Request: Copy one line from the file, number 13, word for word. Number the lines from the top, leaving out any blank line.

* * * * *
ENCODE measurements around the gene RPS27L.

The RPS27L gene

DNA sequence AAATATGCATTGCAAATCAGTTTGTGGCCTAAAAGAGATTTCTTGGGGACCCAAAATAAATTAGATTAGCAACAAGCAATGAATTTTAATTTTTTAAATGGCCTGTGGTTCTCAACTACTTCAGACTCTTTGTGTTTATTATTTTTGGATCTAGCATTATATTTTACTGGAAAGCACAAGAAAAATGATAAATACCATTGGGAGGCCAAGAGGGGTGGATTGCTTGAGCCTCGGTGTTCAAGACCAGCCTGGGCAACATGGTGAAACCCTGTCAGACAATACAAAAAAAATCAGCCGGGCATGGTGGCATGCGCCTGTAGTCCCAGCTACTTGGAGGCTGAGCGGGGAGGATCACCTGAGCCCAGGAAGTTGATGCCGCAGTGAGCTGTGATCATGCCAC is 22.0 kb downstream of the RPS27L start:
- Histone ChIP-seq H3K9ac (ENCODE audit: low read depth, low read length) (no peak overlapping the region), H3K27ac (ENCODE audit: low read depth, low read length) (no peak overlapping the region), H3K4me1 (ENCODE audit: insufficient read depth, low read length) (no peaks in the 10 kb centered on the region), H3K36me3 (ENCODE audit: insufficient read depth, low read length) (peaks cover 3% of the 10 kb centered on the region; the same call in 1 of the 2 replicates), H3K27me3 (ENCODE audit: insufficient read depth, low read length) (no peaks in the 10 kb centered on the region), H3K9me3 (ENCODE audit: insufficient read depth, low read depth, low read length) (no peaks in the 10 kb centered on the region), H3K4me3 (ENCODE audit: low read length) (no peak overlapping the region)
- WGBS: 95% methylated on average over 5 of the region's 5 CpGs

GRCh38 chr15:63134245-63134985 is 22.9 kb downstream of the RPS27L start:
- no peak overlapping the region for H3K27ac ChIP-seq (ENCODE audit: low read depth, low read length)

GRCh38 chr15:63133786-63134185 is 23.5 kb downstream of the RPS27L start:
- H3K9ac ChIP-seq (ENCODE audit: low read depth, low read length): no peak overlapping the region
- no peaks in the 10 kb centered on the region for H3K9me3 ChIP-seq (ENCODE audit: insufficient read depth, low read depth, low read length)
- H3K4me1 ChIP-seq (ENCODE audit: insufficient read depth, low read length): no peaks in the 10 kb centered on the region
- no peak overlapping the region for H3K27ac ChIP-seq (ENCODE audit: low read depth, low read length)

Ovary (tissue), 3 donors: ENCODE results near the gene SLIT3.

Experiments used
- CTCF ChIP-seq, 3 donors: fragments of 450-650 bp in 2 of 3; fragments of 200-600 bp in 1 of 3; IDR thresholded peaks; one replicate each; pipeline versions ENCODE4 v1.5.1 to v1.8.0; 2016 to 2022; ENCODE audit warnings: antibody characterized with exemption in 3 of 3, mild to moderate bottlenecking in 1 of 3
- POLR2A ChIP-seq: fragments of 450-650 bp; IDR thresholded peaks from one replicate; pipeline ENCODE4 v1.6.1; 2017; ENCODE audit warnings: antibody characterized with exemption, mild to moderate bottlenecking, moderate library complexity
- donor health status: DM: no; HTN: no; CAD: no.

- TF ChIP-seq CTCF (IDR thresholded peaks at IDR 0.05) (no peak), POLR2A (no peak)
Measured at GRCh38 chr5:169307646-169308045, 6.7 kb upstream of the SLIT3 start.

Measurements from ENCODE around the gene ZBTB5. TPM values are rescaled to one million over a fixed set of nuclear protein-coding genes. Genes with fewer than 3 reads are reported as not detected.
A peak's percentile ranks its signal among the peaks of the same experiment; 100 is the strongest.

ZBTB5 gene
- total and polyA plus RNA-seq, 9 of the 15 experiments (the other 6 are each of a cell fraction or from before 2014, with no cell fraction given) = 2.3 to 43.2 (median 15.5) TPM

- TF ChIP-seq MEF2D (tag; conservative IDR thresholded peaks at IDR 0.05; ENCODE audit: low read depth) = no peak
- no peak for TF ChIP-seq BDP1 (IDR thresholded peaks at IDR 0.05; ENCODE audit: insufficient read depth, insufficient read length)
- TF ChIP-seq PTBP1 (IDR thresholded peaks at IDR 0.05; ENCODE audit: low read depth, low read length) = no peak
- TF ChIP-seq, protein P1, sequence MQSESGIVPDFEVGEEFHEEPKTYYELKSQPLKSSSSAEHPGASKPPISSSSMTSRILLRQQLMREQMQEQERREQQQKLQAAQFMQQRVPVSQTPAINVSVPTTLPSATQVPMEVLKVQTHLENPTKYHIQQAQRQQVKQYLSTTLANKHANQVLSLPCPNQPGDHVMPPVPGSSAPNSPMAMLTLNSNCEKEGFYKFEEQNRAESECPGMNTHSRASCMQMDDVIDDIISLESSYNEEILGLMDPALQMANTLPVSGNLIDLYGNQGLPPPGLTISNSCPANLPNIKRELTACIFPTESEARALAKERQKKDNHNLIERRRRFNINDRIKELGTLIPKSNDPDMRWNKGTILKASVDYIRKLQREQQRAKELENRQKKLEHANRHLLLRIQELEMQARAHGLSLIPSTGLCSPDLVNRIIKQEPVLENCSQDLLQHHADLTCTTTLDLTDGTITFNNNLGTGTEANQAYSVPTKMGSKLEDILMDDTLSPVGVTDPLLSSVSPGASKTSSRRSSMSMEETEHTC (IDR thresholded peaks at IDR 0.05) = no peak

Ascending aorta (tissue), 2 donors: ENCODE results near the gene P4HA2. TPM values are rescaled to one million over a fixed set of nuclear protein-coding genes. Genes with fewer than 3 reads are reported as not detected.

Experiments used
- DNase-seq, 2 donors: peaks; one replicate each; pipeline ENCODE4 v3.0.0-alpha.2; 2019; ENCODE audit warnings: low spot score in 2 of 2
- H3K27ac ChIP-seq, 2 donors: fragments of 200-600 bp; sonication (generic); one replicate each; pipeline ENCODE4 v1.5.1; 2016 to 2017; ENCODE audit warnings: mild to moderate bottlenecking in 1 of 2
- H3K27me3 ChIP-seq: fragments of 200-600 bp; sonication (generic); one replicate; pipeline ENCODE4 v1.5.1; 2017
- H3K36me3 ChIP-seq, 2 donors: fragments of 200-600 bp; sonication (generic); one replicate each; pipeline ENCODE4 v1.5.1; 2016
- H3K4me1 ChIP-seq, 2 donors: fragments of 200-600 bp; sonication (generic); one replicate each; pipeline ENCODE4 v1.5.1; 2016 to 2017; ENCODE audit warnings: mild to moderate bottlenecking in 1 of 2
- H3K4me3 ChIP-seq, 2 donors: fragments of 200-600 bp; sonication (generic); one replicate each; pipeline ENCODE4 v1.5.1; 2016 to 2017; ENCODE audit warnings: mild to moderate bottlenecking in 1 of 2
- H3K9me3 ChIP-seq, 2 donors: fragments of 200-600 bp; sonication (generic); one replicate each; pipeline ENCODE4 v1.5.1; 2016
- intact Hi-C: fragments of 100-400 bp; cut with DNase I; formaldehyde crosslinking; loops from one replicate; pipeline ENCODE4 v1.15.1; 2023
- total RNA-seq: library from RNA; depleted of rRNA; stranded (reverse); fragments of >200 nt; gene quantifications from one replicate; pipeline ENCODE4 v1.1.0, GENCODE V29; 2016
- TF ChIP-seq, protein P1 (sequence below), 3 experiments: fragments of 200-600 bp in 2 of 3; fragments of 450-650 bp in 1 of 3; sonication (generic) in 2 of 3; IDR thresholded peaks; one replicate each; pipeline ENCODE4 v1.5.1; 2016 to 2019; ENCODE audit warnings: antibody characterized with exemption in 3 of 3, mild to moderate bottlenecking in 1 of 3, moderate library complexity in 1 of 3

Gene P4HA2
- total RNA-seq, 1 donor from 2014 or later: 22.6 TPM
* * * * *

Ovary (tissue), 3 donors: ENCODE results near the gene SLIT3.